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Mandatum threatens covenant of respect


Liberalism has been taking a beating in recent decades in American culture, ever since the Republicans succeeded in making it the “L” word identified with “big government.” More recently a new wave of neoconservative theology, calling itself “Radical Orthodoxy,” has been seeking to discredit the entire movement of liberalism and modernity as the cause of the disintegration of faith in the truth of Christian revelation and church tradition. Thinkers who belong to this movement, spearheaded by English theologian John Milbank, assume that questioning scripture and church tradition through confidence in human reason led to the twin evils of “interminable violence and pluralism.”

I find these assumptions questionable. Interminable violence and pluralism existed prior to liberalism and modernity. Indeed, in my view, interminable violence has been partly due, and continues to be due, to efforts to repress pluralism, rather than to seek a way for pluralism (in religious, ethnic and cultural identities) to coexist.

I also question that there was or is a secure, certain, unchanging understanding of scripture and church tradition to which one can “return” to solve these problems. Church tradition has been a hot debate between different views from the time of the earliest Christians. Orthodoxy has been established by deciding for one view and disallowing all others. But this repression of other views has not caused these other views to be silenced. Rather, the continual effort to repress them has been the basis of inquisitions, book burnings and the torture and execution of “heretics.” This is not a state of violence to which I would wish to return.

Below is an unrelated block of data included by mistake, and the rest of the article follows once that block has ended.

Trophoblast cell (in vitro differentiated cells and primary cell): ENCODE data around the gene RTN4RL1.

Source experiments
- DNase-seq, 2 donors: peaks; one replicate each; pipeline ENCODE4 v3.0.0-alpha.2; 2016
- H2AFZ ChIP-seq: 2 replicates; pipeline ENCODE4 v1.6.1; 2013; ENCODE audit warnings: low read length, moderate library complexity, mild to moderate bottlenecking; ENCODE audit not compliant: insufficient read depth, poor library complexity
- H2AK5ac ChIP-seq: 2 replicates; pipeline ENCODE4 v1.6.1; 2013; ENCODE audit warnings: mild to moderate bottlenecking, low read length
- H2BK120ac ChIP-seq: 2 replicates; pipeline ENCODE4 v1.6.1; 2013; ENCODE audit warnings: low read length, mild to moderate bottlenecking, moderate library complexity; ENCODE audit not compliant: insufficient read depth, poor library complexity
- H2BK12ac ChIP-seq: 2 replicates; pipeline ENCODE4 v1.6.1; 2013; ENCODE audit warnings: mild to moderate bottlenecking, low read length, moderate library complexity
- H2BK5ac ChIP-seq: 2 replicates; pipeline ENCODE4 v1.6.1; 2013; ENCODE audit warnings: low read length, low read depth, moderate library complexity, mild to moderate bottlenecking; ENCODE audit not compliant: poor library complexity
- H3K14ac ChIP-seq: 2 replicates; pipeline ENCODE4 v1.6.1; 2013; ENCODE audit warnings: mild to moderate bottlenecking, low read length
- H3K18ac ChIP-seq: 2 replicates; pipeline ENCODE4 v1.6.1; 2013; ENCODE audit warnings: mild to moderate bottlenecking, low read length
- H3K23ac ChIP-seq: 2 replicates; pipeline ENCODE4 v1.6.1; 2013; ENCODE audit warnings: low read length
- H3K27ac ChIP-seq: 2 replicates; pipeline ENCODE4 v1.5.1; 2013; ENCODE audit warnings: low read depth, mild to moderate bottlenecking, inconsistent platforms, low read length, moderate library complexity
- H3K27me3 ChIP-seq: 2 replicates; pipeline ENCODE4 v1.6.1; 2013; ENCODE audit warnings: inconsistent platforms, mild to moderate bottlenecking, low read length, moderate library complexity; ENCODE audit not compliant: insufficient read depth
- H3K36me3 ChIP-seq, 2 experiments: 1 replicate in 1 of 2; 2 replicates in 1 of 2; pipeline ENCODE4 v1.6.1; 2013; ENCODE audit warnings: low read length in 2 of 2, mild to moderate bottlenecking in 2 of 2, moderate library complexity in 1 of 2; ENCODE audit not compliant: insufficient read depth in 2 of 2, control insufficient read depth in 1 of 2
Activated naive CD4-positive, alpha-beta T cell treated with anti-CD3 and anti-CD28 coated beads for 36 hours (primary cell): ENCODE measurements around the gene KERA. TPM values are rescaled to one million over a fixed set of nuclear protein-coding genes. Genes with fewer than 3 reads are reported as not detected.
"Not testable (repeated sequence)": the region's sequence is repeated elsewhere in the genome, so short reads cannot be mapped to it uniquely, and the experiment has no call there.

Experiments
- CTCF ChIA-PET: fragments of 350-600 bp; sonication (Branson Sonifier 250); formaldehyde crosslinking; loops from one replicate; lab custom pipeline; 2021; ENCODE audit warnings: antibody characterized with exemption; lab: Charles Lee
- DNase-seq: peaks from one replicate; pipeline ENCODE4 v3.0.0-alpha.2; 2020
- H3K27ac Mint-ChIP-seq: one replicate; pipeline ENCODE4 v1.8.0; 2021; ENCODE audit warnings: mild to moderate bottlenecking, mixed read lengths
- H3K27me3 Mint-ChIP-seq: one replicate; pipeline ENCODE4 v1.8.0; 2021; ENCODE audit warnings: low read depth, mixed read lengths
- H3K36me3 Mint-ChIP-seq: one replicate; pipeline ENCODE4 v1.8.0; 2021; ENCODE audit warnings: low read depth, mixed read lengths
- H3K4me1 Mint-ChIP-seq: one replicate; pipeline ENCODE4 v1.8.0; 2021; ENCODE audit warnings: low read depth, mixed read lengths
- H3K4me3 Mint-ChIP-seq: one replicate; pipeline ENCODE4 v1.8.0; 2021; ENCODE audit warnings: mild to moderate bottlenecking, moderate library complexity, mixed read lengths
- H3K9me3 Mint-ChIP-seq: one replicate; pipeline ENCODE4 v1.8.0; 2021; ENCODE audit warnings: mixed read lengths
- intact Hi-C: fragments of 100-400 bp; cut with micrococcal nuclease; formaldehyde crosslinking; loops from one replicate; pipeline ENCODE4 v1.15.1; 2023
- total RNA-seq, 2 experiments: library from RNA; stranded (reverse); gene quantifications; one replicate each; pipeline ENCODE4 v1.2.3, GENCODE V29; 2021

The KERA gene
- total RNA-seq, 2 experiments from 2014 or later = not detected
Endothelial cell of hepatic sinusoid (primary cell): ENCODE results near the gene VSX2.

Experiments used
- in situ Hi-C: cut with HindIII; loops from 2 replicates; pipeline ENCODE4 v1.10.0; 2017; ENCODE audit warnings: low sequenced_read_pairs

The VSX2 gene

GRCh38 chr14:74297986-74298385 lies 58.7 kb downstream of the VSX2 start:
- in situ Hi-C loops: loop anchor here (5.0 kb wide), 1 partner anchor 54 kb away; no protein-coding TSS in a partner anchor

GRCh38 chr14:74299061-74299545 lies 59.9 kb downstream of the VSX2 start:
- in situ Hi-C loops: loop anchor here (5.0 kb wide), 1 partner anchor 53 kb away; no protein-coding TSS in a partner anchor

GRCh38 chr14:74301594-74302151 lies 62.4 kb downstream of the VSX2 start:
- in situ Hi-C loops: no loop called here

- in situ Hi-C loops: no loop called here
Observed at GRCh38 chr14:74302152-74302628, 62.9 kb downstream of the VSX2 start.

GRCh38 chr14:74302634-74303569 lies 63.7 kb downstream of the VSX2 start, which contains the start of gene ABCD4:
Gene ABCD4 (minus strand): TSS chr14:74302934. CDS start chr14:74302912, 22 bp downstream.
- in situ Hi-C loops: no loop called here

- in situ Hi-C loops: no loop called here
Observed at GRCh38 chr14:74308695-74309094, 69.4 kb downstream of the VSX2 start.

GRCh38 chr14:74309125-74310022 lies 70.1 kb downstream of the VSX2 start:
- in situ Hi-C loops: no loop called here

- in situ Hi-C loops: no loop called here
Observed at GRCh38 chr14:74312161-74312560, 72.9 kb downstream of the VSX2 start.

I think that liberalism was too narrow (in fact, insufficiently pluralist) and needs to be reformed and expanded by movements that bring in the voices and affirm the social rights of persons ignored by the liberal definitions of the “person.” Yet I believe that liberalism is nevertheless basic for the assumptions on which both U.S. society and its institutions of higher education have been constituted.